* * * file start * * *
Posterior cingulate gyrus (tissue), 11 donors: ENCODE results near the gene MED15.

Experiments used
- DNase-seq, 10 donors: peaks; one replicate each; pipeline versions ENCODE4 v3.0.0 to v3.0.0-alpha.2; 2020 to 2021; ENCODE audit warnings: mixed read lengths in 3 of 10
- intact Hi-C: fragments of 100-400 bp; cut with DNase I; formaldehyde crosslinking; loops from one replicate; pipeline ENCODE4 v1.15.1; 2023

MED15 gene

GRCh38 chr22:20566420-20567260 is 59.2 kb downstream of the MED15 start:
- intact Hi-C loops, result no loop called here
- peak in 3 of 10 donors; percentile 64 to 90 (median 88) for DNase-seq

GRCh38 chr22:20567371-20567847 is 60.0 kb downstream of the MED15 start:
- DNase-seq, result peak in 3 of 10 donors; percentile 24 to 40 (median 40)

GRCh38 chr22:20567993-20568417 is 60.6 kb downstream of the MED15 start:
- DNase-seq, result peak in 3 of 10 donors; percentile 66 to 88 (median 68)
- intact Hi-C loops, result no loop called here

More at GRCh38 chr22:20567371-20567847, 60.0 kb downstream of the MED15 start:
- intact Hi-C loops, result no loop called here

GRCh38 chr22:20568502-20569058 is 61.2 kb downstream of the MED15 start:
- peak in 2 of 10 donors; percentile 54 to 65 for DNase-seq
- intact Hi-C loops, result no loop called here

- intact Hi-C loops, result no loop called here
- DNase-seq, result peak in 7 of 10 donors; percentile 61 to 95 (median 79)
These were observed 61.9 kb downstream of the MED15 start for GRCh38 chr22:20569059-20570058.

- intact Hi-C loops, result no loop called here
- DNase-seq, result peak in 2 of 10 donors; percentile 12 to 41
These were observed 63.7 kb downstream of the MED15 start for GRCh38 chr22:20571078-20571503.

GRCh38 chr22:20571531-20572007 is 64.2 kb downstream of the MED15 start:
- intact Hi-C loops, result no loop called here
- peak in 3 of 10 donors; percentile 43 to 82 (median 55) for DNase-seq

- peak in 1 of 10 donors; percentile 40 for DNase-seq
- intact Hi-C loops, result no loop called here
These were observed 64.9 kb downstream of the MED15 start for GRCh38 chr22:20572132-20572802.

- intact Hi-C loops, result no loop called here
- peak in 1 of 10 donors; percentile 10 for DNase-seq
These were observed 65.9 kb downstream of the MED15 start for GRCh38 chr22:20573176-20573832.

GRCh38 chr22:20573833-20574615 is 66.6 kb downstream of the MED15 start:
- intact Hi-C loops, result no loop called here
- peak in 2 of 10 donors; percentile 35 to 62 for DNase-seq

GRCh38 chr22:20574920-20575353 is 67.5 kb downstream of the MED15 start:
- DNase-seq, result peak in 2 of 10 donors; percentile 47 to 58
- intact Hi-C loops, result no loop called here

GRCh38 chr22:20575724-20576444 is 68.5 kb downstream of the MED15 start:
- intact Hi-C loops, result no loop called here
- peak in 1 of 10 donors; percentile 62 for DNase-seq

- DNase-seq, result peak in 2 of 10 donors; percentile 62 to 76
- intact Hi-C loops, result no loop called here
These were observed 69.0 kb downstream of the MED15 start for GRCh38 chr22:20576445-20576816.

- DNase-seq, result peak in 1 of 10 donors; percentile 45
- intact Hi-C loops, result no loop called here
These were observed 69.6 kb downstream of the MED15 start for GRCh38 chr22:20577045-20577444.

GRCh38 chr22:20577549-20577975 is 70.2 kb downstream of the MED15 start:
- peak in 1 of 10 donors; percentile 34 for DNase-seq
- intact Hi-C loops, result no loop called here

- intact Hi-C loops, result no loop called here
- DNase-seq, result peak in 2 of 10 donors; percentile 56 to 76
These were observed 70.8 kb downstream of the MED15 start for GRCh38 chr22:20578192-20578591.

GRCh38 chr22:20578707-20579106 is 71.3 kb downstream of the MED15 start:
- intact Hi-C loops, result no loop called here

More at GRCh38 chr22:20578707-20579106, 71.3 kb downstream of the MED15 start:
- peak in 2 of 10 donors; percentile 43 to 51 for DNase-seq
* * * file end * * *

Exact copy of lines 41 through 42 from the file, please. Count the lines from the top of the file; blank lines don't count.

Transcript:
- intact Hi-C loops, result no loop called here
- peak in 1 of 10 donors; percentile 62 for DNase-seq